TRANSITMetro Releases Finalized Long-Term Maintenance Plan. See How Your Commute Will Be Affected. (WCP, 5/19


Will you be biking to work tomorrow?

– Ciara

Veterans often faced with long waits for health care

VETERANS/HEALTH 
A new audit by the Government Accountability Office (GAO) reveals that veterans enrolling in health care from the Department of Veterans Affairs are typically faced with months-long waits before ever being able to see a medical provider. Wait-time manipulation and scheduling errors were found to be significant factors in causing such delays. (WaPo, 4/19)

The average waiting time — as measured from the time veterans requested that VA contact them to schedule appointments to when they were seen — at the six medical centers GAO studied ranged from 22 to 71 days. Of the 180 veterans GAO tracked, 60 still hadn’t been seen by the time the auditors ended their review last month, in several cases because VA never followed up on their requests to be contacted or because of other administrative errors.

FOOD/ENVIRONMENT | Op-ed: Celeste James of Kaiser Permanente and Ryan Strode of Arabella Advisors discuss the importance of building a “Good Food” system that uses sustainable farming practices and protects the Chesapeake Bay by avoiding large-scale industrial agriculture and over-fishing in the area. (Baltimore Sun, 4/13)

COMMUNITY | Inter-American Development Bank has launched a newly revamped Improving Lives grants program, open to nonprofit organizations serving low-income Latin American and Caribbean communities in the Washington metropolitan area. The program will combine five grants of up to $50,000 each with skills-based volunteering, and is aimed at promoting innovative projects involving community and economic development, health and well-being, education or the arts. Eligible organizations in the region may apply for grants by submitting proposals before 6 pm (EST) May 19, 2016. For more information, please read the requirements or write to idbcommunityrelations@iadb.org.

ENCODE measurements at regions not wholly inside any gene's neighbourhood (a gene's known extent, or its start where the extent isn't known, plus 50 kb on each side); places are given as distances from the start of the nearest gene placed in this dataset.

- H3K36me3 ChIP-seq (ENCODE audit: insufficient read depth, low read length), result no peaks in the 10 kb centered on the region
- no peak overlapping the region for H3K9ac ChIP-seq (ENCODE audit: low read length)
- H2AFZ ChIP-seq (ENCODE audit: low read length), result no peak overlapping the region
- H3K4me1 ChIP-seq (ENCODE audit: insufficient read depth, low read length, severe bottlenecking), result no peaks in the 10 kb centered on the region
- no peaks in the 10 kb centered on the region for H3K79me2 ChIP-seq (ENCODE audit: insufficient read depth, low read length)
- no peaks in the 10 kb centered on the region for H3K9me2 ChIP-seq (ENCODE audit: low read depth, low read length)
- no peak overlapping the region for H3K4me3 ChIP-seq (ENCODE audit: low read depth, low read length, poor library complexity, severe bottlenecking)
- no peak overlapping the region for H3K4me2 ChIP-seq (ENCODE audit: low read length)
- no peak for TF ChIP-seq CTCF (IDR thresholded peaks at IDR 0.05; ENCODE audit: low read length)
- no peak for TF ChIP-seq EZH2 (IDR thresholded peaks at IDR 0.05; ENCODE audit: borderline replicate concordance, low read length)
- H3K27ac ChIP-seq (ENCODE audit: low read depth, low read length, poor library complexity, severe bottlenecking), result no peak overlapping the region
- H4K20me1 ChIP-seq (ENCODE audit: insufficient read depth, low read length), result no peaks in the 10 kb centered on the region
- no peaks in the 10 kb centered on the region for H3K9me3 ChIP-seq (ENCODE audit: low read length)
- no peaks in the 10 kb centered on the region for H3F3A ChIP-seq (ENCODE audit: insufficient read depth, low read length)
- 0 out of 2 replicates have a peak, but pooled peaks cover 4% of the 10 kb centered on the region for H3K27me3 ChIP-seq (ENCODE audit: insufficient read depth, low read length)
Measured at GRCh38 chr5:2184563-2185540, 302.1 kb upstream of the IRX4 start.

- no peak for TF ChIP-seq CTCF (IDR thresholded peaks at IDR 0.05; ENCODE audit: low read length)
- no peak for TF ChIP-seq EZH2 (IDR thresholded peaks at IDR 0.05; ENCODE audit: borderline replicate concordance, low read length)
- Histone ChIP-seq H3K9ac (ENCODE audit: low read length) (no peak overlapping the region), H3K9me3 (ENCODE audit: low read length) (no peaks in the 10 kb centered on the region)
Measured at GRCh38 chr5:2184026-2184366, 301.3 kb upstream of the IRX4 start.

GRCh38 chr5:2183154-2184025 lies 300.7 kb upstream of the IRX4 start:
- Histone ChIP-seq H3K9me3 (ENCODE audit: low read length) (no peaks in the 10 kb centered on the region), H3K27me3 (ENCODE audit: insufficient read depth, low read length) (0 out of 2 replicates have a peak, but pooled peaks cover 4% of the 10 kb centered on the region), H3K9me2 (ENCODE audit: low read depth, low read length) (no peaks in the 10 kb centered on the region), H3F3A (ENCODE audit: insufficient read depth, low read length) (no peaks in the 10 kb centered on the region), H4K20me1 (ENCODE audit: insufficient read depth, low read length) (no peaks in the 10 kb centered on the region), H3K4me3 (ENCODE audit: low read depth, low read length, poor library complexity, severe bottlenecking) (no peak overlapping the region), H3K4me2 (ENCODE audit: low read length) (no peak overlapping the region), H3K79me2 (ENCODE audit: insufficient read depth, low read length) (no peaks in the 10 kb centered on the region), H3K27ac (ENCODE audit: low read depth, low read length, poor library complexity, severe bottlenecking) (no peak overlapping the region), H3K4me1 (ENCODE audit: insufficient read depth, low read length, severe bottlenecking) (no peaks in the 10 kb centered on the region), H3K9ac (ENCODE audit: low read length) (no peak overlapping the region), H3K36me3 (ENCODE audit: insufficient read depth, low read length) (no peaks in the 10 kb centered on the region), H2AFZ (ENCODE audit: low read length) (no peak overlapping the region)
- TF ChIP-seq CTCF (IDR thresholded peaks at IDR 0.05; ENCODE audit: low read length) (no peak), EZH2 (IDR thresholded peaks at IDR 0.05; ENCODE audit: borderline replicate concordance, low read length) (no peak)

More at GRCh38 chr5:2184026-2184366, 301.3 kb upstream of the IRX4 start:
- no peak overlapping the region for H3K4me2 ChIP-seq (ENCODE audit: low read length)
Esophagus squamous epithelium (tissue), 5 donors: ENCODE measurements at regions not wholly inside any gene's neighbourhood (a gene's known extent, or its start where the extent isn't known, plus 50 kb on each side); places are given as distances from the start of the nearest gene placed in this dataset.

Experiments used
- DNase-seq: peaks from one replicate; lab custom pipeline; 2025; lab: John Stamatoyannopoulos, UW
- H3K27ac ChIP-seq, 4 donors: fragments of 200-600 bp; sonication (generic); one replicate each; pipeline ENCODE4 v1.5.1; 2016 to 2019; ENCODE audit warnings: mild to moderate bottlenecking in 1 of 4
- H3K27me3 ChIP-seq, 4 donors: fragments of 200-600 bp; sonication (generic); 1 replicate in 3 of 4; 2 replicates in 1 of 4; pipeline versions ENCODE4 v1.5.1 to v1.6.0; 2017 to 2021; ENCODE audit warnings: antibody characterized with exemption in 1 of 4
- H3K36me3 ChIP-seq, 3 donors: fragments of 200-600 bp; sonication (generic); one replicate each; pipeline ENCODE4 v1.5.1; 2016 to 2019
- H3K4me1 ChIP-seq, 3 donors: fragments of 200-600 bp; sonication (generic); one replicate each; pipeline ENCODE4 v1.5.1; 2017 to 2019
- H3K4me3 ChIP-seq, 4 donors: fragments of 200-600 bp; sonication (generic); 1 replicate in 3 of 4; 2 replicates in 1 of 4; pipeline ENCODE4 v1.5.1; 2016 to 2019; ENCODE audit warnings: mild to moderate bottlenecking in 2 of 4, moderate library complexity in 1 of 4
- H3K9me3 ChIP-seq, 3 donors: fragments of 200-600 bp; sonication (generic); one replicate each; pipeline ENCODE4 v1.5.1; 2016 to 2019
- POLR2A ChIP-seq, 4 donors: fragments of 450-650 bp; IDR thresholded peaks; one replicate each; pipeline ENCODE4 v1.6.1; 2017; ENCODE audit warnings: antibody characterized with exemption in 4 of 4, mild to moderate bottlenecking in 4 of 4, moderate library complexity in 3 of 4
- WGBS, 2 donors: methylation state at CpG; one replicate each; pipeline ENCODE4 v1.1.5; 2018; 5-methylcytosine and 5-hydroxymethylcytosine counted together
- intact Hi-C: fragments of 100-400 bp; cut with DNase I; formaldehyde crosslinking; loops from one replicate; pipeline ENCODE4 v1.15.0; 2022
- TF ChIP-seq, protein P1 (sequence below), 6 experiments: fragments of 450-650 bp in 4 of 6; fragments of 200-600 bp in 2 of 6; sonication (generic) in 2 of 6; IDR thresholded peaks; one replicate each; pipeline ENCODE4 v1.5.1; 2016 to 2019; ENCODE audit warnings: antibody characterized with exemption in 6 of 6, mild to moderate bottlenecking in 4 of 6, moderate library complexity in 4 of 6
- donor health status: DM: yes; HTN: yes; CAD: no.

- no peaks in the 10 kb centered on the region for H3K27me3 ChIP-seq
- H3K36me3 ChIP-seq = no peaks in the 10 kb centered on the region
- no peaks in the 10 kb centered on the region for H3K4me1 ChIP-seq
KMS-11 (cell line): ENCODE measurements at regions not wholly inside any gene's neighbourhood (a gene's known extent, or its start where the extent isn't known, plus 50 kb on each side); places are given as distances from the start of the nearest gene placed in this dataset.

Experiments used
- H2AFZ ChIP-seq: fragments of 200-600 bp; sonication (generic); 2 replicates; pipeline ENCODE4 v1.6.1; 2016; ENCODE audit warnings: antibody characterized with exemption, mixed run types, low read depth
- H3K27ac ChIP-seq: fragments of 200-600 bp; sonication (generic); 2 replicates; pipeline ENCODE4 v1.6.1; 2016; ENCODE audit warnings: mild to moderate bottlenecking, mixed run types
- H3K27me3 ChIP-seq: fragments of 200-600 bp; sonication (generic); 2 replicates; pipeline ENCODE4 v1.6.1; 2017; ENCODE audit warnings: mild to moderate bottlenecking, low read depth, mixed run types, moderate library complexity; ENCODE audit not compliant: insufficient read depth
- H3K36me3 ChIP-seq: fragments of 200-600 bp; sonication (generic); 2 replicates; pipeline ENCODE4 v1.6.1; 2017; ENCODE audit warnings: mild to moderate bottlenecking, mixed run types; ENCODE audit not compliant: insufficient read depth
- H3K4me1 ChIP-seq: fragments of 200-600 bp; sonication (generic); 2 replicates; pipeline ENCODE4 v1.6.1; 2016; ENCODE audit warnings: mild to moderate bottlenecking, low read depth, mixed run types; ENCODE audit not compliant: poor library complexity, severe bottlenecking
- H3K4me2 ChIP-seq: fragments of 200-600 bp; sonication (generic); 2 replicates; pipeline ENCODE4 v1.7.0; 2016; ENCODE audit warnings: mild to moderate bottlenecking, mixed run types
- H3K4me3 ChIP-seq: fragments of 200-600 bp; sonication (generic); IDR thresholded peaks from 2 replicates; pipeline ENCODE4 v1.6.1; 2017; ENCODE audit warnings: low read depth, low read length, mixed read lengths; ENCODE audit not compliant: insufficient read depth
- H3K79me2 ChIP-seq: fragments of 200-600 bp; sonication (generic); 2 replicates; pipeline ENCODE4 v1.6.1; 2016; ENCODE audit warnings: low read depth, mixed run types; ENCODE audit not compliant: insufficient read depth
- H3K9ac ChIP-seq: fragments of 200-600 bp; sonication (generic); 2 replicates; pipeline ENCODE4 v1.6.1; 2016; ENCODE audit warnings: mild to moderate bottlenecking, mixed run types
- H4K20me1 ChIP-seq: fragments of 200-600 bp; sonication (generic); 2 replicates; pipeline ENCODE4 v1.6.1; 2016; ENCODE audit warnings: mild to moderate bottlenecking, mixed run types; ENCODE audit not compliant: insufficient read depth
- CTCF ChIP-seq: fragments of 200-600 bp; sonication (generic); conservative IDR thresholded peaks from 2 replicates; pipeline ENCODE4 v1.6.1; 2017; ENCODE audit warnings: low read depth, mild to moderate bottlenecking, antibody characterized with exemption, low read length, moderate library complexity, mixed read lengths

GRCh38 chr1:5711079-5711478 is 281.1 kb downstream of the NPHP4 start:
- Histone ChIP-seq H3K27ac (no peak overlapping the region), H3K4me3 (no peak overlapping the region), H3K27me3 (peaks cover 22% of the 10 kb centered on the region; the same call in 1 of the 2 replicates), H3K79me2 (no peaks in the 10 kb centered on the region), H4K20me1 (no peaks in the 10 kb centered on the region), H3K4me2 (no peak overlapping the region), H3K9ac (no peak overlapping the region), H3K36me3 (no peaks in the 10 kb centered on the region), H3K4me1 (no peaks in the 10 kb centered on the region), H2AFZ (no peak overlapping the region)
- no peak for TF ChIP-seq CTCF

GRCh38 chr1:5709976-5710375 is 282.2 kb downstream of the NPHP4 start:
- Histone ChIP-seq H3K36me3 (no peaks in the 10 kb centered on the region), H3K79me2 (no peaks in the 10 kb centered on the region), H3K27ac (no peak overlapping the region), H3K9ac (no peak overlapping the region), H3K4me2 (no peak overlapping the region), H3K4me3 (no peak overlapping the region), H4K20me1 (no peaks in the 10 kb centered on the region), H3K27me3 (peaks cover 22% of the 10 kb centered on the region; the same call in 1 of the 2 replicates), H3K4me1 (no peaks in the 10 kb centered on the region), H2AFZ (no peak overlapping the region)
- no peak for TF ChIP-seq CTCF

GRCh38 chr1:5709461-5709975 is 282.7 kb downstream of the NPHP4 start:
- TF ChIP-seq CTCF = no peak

MARYLAND/ECONOMY | In a recent State of the Economy address, Prince George’s County Executive Rushern Baker spoke on his vision for making the jurisdiction a high-demand area for business. (WBJ, 4/13)

WORKFORCE/RACE
– How can organizations in the social sector work to build more diverse workplaces and address persistent institutional biases? Here are three key tools that may lead to success. (SSIR, 4/14)

– Feds urged to fight ‘unconscious bias’ in hiring and promotions (WaPo, 4/14)

TRANSIT | Bikeshare services, convenient and healthy, have long been a great option for those who can afford their annual memberships. Now, one service is expanding its reach to lower-income District residents by implementing need-based annual membership fees. (DCist, 4/13)

JOBS
Washington AIDS Partnership, an initiative of WRAG that invests more than $1 million annually in local organizations to improve HIV/AIDS and health-related services, seeks a program associate.

– All Ages Read Together seeks an executive director.